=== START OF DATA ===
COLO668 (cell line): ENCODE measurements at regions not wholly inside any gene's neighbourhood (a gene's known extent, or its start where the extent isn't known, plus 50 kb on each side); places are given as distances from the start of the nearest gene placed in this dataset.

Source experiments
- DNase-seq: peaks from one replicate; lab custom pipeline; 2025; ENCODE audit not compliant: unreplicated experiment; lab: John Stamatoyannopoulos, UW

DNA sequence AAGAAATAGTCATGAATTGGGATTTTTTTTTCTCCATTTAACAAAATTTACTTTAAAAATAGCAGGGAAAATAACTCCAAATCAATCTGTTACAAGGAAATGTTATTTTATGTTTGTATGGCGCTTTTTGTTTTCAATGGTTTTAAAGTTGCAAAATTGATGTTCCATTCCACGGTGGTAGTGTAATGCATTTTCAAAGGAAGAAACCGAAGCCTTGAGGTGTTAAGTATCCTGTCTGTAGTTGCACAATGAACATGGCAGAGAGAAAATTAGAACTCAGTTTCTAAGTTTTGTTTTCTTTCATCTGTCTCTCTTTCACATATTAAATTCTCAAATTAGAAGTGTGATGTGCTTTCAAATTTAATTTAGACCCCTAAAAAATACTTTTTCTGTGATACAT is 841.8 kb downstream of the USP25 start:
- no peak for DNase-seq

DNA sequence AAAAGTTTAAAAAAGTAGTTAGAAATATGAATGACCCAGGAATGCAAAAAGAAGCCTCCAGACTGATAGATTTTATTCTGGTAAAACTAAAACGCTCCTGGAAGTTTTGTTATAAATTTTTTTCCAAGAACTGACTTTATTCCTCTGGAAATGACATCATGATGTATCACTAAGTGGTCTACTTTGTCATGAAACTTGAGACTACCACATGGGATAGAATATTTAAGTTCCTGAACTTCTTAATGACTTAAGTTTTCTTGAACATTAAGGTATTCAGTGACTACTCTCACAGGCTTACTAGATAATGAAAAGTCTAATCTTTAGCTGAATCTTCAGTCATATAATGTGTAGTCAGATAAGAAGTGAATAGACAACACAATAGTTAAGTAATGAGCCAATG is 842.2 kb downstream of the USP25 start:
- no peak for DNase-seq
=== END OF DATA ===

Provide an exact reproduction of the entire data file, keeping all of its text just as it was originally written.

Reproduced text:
COLO668 (cell line): ENCODE measurements at regions not wholly inside any gene's neighbourhood (a gene's known extent, or its start where the extent isn't known, plus 50 kb on each side); places are given as distances from the start of the nearest gene placed in this dataset.

Source experiments
- DNase-seq: peaks from one replicate; lab custom pipeline; 2025; ENCODE audit not compliant: unreplicated experiment; lab: John Stamatoyannopoulos, UW

DNA sequence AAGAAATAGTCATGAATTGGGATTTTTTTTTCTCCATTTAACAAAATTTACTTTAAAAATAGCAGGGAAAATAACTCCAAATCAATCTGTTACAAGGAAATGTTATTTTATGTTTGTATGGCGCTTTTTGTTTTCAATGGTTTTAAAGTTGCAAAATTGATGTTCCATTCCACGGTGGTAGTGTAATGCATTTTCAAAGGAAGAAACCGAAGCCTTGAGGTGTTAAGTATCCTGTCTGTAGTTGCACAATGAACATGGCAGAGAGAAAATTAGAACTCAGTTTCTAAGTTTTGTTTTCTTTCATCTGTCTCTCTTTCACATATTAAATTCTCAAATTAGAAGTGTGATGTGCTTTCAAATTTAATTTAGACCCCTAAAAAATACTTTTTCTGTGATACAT is 841.8 kb downstream of the USP25 start:
- no peak for DNase-seq

DNA sequence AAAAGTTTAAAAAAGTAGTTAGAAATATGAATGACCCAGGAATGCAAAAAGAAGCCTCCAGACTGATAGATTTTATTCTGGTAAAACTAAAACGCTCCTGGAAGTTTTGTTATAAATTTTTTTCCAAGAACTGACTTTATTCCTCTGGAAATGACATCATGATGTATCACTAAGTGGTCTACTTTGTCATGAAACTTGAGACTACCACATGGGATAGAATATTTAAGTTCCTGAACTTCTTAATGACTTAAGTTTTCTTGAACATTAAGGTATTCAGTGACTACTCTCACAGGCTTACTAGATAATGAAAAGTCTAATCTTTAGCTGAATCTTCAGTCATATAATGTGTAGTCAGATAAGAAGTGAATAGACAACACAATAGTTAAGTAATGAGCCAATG is 842.2 kb downstream of the USP25 start:
- no peak for DNase-seq